Why have some people in detention been released?
On 8 November 2023, the High Court of Australia held that indefinite immigration detention (i.e. where there is no end point in a person’s detention) is unlawful, and that the Australian Government cannot detain a person if they cannot be removed from Australia in certain circumstances.
As the High Court has not yet published its written reasons, it is unclear how many people in detention are impacted by the decision and must be released. We do not know when the High Court will publish its reasons, however it is unlikely to be this year.
During the High Court hearing, lawyers for the Minister indicated that 92 people in detention would likely be impacted by the decision, and possibly 340 other people may be affected.
As of 18 November 2023, at least 93 people have been released from detention.
RAC Vic welcomes the High Court decision. We have campaigned for many years for an end to the cruel policy of indefinite detention.
Many, but not all, the people who are being released from detention have committed crimes. It is important to note that they are not being released from prison. They were moved to detention after serving their sentence.
How did the government react?
On 16 November 2023, the government passed a new law that applies to people released from detention because of the High Court decision.
The law says that people released will be granted bridging R visas with additional conditions, including strict reporting requirements.
People will also be subjected to curfew requirements and electronic monitoring devices.
There is a process for people to request the Minister to remove these conditions if the Minister is satisfied that the person is not a risk to the community.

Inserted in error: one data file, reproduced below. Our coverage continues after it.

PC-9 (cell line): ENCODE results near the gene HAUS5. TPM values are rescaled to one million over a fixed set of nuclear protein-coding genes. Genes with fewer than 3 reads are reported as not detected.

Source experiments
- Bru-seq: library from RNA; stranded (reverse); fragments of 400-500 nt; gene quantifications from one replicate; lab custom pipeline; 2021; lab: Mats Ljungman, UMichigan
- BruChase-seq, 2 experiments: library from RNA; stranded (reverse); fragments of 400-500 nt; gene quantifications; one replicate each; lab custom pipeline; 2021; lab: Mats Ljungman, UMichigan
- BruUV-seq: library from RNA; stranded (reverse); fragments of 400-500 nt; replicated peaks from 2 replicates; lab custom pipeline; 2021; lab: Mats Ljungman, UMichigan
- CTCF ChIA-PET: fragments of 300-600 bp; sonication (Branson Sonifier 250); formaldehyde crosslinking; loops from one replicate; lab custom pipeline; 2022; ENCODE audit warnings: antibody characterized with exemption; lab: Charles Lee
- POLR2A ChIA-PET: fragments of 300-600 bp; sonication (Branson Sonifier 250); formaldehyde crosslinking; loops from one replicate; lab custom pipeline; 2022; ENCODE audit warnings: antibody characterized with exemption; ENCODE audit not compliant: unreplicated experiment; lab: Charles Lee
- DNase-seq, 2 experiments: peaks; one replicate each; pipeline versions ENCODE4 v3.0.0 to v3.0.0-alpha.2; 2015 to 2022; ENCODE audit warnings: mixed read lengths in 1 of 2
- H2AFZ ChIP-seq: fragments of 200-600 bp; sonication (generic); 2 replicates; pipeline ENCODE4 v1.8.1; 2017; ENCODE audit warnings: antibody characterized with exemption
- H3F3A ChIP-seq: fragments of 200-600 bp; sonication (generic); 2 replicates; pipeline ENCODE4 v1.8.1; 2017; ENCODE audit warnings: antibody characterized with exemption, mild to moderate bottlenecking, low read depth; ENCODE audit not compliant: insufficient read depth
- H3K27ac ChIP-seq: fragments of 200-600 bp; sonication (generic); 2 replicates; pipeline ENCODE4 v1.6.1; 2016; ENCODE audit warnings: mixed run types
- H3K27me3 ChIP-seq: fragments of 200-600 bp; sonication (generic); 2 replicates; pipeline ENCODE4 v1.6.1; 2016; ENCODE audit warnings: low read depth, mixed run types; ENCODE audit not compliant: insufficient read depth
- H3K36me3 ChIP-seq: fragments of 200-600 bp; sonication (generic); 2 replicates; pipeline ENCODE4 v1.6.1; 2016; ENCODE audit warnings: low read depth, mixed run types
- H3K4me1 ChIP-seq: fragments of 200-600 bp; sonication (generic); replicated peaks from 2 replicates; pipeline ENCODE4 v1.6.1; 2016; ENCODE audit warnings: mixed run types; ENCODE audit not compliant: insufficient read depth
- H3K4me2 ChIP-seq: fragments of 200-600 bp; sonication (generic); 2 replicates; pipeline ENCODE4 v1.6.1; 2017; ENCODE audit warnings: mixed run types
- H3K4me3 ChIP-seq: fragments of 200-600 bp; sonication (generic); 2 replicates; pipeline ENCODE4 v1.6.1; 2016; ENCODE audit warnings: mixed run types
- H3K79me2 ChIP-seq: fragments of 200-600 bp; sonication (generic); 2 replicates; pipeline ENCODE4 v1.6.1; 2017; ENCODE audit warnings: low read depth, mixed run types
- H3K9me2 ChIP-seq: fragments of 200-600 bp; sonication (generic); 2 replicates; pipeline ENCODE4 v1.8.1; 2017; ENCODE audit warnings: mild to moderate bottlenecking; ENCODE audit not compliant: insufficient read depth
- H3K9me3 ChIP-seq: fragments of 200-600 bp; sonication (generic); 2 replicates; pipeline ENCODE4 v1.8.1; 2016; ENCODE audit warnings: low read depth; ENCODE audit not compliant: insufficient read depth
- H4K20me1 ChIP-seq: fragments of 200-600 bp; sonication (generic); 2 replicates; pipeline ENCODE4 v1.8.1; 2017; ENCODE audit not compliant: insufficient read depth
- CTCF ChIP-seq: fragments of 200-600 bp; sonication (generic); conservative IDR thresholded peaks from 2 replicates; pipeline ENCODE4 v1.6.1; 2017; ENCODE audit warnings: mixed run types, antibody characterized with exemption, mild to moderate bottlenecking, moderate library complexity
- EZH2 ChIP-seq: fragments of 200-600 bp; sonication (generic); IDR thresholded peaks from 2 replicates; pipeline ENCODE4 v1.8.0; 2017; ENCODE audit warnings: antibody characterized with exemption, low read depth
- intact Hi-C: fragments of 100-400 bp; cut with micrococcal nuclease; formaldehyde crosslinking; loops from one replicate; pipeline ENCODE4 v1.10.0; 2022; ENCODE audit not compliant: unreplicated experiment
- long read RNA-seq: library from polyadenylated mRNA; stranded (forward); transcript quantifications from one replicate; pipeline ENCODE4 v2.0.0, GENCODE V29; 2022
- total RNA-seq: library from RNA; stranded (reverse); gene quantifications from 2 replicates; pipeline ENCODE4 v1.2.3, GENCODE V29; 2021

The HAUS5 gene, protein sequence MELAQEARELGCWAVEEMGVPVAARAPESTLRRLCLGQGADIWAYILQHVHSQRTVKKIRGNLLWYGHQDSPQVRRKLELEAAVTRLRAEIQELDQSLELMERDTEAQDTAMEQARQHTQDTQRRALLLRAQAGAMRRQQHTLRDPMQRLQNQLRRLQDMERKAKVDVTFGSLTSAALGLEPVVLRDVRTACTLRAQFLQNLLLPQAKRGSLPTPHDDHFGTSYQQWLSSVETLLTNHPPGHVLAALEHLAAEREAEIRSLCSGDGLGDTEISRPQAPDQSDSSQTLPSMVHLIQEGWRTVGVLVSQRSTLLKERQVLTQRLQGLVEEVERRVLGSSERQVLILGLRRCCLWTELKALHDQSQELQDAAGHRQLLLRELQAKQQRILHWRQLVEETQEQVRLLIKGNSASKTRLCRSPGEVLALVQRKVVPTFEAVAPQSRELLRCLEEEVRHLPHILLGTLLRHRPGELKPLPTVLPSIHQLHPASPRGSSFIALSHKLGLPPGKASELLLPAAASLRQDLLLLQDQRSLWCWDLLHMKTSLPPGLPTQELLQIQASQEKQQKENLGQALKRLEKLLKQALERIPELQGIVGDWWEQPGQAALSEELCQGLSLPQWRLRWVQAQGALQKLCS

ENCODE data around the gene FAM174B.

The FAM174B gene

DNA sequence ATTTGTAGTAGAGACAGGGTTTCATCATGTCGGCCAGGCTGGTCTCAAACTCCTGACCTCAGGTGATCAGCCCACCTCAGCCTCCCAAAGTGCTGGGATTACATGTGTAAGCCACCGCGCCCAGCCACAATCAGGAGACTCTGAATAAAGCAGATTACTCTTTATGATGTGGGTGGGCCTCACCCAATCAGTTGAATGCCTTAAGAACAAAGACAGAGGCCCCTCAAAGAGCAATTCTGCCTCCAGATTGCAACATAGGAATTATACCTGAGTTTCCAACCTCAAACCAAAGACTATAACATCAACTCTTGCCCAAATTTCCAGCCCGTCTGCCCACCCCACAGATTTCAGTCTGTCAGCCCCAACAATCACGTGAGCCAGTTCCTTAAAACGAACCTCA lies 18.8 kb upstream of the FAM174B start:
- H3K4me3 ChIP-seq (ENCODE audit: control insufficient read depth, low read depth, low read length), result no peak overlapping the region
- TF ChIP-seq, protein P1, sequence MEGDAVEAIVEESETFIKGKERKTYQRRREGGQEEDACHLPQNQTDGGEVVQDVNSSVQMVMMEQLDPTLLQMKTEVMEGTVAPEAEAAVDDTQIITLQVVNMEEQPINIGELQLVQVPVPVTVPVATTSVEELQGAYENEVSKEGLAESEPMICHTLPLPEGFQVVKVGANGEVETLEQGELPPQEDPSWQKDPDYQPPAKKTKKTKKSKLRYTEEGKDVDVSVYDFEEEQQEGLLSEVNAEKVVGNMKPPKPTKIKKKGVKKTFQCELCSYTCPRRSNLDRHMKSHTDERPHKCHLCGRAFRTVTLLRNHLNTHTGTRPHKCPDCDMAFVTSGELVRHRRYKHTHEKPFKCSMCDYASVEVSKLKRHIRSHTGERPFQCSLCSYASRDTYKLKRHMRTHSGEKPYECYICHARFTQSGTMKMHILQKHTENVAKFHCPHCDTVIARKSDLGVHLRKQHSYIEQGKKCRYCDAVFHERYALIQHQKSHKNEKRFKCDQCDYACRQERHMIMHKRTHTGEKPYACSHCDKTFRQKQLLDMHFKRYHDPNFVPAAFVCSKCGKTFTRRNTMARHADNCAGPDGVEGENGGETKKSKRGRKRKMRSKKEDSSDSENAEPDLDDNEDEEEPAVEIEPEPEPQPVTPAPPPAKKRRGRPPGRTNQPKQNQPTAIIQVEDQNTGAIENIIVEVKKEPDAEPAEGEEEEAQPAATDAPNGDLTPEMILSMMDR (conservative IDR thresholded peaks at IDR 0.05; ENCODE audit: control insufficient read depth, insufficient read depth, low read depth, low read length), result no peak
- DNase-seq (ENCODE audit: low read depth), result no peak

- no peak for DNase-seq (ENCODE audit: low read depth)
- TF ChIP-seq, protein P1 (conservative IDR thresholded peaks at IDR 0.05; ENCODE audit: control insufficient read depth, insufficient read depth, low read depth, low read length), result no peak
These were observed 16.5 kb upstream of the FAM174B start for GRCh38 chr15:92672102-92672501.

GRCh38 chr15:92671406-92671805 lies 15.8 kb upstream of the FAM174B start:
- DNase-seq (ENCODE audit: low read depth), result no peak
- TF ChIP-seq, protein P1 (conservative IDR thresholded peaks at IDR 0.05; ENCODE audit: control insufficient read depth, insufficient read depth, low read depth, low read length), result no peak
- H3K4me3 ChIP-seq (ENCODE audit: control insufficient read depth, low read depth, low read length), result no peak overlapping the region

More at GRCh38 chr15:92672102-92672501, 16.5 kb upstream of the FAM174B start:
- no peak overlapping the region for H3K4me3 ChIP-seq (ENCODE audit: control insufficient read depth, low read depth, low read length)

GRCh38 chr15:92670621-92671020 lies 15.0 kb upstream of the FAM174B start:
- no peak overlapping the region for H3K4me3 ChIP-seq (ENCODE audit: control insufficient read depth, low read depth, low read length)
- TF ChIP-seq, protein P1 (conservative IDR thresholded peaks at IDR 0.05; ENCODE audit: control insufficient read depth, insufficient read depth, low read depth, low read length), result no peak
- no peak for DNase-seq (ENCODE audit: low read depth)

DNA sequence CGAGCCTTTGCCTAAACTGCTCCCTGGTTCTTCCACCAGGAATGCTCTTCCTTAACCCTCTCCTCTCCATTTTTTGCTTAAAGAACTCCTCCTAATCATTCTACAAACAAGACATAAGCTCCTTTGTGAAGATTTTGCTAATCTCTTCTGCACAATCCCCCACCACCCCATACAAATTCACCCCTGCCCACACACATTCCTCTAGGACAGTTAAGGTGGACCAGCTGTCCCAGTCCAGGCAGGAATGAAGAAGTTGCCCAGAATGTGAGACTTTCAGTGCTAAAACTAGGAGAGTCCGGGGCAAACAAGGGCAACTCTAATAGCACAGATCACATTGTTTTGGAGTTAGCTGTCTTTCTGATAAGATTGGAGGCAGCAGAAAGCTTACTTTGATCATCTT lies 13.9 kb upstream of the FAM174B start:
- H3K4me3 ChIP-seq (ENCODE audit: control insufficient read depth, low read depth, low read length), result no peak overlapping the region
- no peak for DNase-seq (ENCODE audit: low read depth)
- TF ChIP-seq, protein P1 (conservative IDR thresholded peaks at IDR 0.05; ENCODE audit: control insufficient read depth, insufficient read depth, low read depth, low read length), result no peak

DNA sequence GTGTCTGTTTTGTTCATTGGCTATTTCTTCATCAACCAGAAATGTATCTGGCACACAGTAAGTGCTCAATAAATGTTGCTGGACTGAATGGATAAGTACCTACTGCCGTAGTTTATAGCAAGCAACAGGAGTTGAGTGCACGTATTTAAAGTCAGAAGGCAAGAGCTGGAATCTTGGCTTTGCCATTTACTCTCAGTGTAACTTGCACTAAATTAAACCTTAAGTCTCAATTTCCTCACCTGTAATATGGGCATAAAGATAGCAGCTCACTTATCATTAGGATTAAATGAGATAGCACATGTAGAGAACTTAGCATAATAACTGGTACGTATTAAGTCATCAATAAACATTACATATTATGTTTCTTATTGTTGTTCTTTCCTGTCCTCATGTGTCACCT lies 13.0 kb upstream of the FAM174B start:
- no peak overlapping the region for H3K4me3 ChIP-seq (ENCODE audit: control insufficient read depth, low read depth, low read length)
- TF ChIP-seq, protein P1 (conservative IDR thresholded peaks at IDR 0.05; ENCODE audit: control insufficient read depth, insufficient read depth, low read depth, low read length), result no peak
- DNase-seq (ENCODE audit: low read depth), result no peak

Also, if people have been convicted of certain offences, their bridging visas will have conditions that prevent them being in contact with certain people in the community.
If a person breaches these new bridging R visa conditions, it is a criminal offence, unless the person has a reasonable excuse.
If a person breaches a visa condition over more than 1 day, each day that the person is in breach of the condition will be considered as a separate offence.
The punishment for each offence is a minimum sentence of 1 year of imprisonment and the maximum penalty is up to 5 years’ imprisonment.
RAC Vic believes this is a draconian response that is inherently racist – it applies only to non-citizens.
Citizens who do jail time are released into the community once they serve their sentence, sometimes with conditions.
Non-citizens are being treated as if they are inherently more dangerous. Home Affairs Minister Clare O’Neil responded to the High Court decision by saying that if she had her way, all the people released would be back in detention.
Labor is pandering to racist fearmongering. This is a logical continuation of Labor’s commitment to the Coalition agenda of Operation Sovereign Borders, boat turnbacks, mandatory detention on Nauru and the continued misery for a small number of refugees in Papua New Guinea and 14,000 more in Indonesia.
RAC will continue to campaign against this agenda, for refugees to be welcomed. We will also continue to campaign for non-citizens to be treated equally with citizens in the criminal justice system.
- RAC acknowledges the use of an Asylum Seeker Resource Centre briefing document.